Boyce is represented in the permanent collections of Arts Council England and Tate Modern, London. In 2007, Boyce was awarded an MBE in the Queen’s Birthday Honours List for services to the arts. She is currently Professor of Fine Arts at Middlesex University, London and Professor of Black Art and Design at University of the Arts London.
Anne Mulhall is a lecturer in English in the School of English Drama and Film, University College Dublin. Her research and teaching interests include critical and cultural theory, particularly feminist, psychoanalytic and queer theory, 20th century and contemporary Irish writing and popular culture with a focus on issues of gender and sexuality, and migration studies. She has published extensively in both journals and book form with essays and monographs including 'Trafficking, sex work and migration in contemporary Irish cultural and political discourse'. The Irish University Review, 42 (1/2) Anne Mulhall (2013); 'A cure for melancholia? Queer sons, dead mothers and the fantasy of multiculturalism in McCabe's and Jordan's Breakfast on Pluto(s)' In: Margrit Shildrick & Noreen Giffney (eds). Theory on the Edge: Irish Studies and the Politics of Sexual Difference (essays in honour of Ailbhe Smyth). Basingstoke: Palgrave 2013 (2013) Anne Enright: Excavating the Present. Lewisberg, Pennsylvania: Bucknell University Press 2013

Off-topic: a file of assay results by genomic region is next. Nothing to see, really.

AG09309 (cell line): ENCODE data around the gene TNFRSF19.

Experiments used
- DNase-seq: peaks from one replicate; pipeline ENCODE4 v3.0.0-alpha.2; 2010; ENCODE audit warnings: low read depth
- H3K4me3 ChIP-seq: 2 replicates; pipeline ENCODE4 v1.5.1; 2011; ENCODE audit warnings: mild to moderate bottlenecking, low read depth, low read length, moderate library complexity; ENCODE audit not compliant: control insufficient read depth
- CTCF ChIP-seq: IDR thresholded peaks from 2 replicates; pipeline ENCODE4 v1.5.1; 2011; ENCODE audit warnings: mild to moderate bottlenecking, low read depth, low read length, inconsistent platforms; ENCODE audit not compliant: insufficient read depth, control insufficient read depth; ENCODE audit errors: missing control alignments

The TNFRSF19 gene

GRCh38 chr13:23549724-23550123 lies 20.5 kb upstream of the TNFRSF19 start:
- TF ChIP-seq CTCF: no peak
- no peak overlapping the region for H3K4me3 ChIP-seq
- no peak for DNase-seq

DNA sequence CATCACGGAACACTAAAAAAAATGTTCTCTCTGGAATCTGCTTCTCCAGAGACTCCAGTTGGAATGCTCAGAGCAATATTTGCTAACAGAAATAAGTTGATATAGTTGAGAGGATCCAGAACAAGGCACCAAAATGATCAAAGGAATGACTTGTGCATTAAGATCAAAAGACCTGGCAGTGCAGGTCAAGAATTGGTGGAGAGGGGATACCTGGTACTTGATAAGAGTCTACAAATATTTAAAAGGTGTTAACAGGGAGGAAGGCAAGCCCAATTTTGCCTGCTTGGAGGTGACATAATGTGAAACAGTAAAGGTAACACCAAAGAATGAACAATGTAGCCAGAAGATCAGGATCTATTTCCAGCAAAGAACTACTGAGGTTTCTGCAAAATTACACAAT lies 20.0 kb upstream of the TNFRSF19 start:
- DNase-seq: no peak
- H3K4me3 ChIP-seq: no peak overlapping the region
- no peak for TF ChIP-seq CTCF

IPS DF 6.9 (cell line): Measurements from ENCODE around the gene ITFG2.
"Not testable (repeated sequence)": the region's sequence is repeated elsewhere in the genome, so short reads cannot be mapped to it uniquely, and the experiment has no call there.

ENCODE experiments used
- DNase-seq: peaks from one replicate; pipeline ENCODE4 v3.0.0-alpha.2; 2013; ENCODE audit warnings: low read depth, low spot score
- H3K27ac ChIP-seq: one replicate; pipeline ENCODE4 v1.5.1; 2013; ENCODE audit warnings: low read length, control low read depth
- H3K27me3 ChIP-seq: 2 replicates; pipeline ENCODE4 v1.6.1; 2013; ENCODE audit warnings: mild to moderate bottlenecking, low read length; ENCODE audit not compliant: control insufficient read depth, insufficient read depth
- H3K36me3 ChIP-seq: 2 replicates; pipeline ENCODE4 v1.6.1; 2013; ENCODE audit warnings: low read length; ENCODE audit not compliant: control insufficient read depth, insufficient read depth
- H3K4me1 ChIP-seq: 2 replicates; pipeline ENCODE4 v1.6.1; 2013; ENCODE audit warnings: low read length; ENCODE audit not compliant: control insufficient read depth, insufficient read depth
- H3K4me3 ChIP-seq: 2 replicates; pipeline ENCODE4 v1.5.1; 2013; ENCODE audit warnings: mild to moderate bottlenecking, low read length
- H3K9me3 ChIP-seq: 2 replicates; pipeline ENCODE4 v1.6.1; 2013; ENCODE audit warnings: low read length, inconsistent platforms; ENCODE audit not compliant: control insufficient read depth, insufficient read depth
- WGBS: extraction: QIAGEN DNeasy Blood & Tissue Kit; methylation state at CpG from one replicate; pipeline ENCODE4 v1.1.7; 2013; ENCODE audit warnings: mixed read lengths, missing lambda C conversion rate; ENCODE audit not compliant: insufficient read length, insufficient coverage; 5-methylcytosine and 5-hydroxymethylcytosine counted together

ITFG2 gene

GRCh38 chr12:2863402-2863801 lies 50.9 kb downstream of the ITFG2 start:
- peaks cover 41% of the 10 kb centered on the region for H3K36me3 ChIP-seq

Born in Belgrade, Vukasin Nedeljkovic lives and works in Dublin. His work to date in Ireland explores themes of exile, displacement, trauma and memory. He works with photography video and audio. Vukasin is currently a PHD student at Centre for Transcultural Research and Media Practice at Dublin Institute of Technology. He graduated in 2003 from the Academy of Arts, Belgrade with a BA in Photography and he has a Masters in Visual Arts, Dun Laoghaire Institute of Art Design and Technology.
He initiated the multidisciplinary project Asylum Archive. The exhibition of Asylum Archive was held at the Galway Arts Centre 13th February until 20th March 2015. He received the Arts Council Artist in the Community Scheme Research & Development Award in 2011.